CAR/CXCR5-T cell immunotherapy is safe and potentially efficacious in promoting sustained remission of SIV infection

Mary S. Pampusch, Hadia M. Abdelaal, Emily K. Cartwright, Jhomary S. Molden, Brianna C. Davey, Jordan D. Sauve, Emily N. Sevcik, Aaron K. Rendahl, Eva G. Rakasz, Elizabeth Connick, Edward A. Berger, Pamela J. Skinner

Research output: Contribution to journalArticlepeer-review

1 Scopus citations

Abstract

During chronic human immunodeficiency virus (HIV) or simian immunodeficiency virus (SIV) infection prior to AIDS progression, the vast majority of viral replication is concentrated within B cell follicles of secondary lymphoid tissues. We investigated whether infusion of T cells expressing an SIV-specific chimeric antigen receptor (CAR) and the follicular homing receptor, CXCR5, could successfully kill viral-RNA+ cells in targeted lymphoid follicles in SIV-infected rhesus macaques. In this study, CD4 and CD8 T cells from rhesus macaques were genetically modified to express antiviral CAR and CXCR5 moieties (generating CAR/ CXCR5-T cells) and autologously infused into a chronically infected animal. At 2 days post-treatment, the CAR/CXCR5-T cells were located primarily in spleen and lymph nodes both inside and outside of lymphoid follicles. Few CAR/CXCR5-T cells were detected in the ileum, rectum, and lung, and no cells were detected in the bone marrow, liver, or brain. Within follicles, CAR/CXCR5-T cells were found in direct contact with SIV-viral RNA+ cells. We next infused CAR/CXCR5-T cells into ART-suppressed SIV-infected rhesus macaques, in which the animals were released from ART at the time of infusion. These CAR/CXCR5-T cells replicated in vivo within both the extrafollicular and follicular regions of lymph nodes and accumulated within lymphoid follicles. CAR/CXR5-T cell concentrations in follicles peaked during the first week post-infusion but declined to undetectable levels after 2 to 4 weeks. Overall, CAR/CXCR5-T cell-treated animals maintained lower viral loads and follicular viral RNA levels than untreated control animals, and no outstanding adverse reactions were noted. These findings indicate that CAR/CXCR5-T cell treatment is safe and holds promise as a future treatment for the durable remission of HIV.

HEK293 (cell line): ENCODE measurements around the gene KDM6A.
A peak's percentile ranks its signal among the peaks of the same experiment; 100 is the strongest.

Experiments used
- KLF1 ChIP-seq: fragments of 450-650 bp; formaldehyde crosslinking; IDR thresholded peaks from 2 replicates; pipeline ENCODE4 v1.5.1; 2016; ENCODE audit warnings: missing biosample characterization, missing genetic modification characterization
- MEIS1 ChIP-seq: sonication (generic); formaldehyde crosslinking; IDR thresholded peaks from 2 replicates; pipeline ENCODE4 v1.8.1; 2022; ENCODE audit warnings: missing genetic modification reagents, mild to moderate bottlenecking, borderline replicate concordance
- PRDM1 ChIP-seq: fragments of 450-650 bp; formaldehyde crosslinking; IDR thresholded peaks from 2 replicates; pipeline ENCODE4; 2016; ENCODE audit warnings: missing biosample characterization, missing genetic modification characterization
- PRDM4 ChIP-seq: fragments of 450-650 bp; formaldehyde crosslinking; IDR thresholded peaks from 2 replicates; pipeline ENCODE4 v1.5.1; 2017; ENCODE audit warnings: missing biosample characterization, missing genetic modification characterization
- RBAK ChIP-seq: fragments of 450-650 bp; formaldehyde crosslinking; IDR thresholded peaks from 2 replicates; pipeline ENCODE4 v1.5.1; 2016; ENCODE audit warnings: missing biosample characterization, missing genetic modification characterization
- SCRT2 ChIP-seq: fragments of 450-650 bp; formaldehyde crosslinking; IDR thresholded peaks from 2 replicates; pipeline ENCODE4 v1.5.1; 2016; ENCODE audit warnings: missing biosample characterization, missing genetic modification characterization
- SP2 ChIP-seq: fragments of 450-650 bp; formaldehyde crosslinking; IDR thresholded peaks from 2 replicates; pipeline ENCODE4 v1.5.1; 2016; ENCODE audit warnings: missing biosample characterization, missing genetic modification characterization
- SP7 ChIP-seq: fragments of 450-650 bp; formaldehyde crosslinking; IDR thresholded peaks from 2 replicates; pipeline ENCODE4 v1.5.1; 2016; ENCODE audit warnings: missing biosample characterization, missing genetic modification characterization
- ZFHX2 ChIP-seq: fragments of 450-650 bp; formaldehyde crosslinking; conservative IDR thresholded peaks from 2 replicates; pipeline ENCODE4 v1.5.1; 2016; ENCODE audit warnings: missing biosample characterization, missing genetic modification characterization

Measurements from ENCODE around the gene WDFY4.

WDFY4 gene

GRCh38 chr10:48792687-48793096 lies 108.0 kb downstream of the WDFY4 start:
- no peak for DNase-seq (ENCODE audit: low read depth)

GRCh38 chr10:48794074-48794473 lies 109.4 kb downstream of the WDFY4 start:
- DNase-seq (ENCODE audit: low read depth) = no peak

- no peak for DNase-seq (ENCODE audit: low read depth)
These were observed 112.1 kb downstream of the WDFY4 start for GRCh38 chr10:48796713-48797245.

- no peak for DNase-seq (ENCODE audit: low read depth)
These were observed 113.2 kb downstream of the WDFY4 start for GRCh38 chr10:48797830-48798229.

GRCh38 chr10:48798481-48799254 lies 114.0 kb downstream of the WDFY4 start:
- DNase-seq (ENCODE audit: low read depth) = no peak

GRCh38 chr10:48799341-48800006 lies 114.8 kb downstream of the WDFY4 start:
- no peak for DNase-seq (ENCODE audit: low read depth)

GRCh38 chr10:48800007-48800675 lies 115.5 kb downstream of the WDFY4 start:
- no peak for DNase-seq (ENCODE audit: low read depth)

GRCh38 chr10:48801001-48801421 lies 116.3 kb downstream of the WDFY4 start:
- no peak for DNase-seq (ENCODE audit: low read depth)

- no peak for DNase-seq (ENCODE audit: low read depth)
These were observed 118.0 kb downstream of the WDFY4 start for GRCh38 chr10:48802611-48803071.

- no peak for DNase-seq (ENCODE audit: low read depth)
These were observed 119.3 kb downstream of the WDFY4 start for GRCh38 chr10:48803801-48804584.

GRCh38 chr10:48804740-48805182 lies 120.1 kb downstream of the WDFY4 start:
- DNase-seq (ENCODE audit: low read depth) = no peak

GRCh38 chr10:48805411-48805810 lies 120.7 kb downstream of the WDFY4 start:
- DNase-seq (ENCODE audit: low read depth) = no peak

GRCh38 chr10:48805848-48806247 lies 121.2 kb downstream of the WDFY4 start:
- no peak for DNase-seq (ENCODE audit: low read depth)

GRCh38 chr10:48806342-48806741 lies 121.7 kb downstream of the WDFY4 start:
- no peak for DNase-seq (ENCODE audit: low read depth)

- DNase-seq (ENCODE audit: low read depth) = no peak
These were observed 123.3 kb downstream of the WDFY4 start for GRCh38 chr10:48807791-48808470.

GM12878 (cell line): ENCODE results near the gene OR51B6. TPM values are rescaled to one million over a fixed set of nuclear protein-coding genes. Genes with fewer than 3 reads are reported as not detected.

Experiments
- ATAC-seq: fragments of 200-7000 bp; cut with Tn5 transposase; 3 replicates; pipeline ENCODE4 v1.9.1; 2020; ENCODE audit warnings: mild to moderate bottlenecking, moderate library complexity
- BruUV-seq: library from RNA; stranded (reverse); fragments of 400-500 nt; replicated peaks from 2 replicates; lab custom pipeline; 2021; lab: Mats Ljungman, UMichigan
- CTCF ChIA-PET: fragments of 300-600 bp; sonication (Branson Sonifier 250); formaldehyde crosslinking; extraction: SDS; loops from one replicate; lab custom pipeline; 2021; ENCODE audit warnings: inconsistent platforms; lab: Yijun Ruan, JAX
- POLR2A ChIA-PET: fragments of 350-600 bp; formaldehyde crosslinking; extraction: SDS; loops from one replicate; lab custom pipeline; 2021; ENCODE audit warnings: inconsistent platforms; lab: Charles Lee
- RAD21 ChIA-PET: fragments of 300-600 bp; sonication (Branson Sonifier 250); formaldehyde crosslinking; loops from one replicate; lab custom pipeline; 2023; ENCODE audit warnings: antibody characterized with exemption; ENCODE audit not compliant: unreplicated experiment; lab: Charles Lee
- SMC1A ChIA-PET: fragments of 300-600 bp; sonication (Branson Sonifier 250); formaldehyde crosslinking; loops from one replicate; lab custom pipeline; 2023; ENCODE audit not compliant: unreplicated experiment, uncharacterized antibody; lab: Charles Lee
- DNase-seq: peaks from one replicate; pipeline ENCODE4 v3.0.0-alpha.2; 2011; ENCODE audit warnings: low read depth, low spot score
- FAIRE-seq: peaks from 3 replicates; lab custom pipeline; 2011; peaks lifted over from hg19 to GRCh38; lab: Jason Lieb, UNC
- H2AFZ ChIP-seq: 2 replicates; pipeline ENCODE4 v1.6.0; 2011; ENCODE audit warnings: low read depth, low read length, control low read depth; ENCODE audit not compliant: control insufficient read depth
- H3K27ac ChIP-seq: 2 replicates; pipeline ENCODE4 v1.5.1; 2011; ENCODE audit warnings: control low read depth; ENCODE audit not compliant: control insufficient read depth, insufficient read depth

Original languageEnglish (US)
Article numbere1009831
JournalPLoS pathogens
Volume18
Issue number2
DOIs
StatePublished - Feb 2022

ASJC Scopus subject areas

  • Parasitology
  • Microbiology
  • Immunology
  • Molecular Biology
  • Genetics
  • Virology

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